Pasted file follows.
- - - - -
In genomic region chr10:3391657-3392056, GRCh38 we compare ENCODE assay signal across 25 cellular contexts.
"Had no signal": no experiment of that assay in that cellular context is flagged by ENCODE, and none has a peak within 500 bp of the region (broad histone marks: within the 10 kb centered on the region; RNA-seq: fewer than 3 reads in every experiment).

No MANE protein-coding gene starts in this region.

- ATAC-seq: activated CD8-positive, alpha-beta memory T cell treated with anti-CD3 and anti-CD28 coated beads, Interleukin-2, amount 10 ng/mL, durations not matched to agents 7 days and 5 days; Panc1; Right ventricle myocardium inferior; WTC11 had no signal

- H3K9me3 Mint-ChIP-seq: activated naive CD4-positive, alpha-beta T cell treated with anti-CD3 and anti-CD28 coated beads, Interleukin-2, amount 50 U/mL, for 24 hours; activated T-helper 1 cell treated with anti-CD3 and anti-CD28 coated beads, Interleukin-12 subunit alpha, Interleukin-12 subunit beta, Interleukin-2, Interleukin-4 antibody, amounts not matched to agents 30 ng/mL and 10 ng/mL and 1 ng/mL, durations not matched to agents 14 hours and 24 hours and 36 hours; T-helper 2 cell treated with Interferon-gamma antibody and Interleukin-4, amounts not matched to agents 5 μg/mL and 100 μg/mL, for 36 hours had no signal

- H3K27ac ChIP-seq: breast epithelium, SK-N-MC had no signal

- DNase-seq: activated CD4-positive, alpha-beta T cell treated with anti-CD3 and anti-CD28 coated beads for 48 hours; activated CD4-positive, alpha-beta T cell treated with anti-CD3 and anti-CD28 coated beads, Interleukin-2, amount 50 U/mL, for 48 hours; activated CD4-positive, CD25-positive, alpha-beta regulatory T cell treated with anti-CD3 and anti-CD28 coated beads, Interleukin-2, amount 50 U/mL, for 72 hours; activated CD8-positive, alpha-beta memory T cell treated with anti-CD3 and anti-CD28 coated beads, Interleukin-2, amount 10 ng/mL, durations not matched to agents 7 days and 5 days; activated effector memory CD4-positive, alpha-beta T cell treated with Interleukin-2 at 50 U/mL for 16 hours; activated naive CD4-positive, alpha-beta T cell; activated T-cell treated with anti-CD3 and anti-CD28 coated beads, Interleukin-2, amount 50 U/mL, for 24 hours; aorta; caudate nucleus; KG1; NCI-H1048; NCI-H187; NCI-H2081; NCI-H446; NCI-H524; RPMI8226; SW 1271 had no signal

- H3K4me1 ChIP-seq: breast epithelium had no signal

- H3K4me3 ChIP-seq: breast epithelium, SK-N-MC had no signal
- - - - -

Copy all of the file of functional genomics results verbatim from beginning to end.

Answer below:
In genomic region chr10:3391657-3392056, GRCh38 we compare ENCODE assay signal across 25 cellular contexts.
"Had no signal": no experiment of that assay in that cellular context is flagged by ENCODE, and none has a peak within 500 bp of the region (broad histone marks: within the 10 kb centered on the region; RNA-seq: fewer than 3 reads in every experiment).

No MANE protein-coding gene starts in this region.

- ATAC-seq: activated CD8-positive, alpha-beta memory T cell treated with anti-CD3 and anti-CD28 coated beads, Interleukin-2, amount 10 ng/mL, durations not matched to agents 7 days and 5 days; Panc1; Right ventricle myocardium inferior; WTC11 had no signal

- H3K9me3 Mint-ChIP-seq: activated naive CD4-positive, alpha-beta T cell treated with anti-CD3 and anti-CD28 coated beads, Interleukin-2, amount 50 U/mL, for 24 hours; activated T-helper 1 cell treated with anti-CD3 and anti-CD28 coated beads, Interleukin-12 subunit alpha, Interleukin-12 subunit beta, Interleukin-2, Interleukin-4 antibody, amounts not matched to agents 30 ng/mL and 10 ng/mL and 1 ng/mL, durations not matched to agents 14 hours and 24 hours and 36 hours; T-helper 2 cell treated with Interferon-gamma antibody and Interleukin-4, amounts not matched to agents 5 μg/mL and 100 μg/mL, for 36 hours had no signal

- H3K27ac ChIP-seq: breast epithelium, SK-N-MC had no signal

- DNase-seq: activated CD4-positive, alpha-beta T cell treated with anti-CD3 and anti-CD28 coated beads for 48 hours; activated CD4-positive, alpha-beta T cell treated with anti-CD3 and anti-CD28 coated beads, Interleukin-2, amount 50 U/mL, for 48 hours; activated CD4-positive, CD25-positive, alpha-beta regulatory T cell treated with anti-CD3 and anti-CD28 coated beads, Interleukin-2, amount 50 U/mL, for 72 hours; activated CD8-positive, alpha-beta memory T cell treated with anti-CD3 and anti-CD28 coated beads, Interleukin-2, amount 10 ng/mL, durations not matched to agents 7 days and 5 days; activated effector memory CD4-positive, alpha-beta T cell treated with Interleukin-2 at 50 U/mL for 16 hours; activated naive CD4-positive, alpha-beta T cell; activated T-cell treated with anti-CD3 and anti-CD28 coated beads, Interleukin-2, amount 50 U/mL, for 24 hours; aorta; caudate nucleus; KG1; NCI-H1048; NCI-H187; NCI-H2081; NCI-H446; NCI-H524; RPMI8226; SW 1271 had no signal

- H3K4me1 ChIP-seq: breast epithelium had no signal

- H3K4me3 ChIP-seq: breast epithelium, SK-N-MC had no signal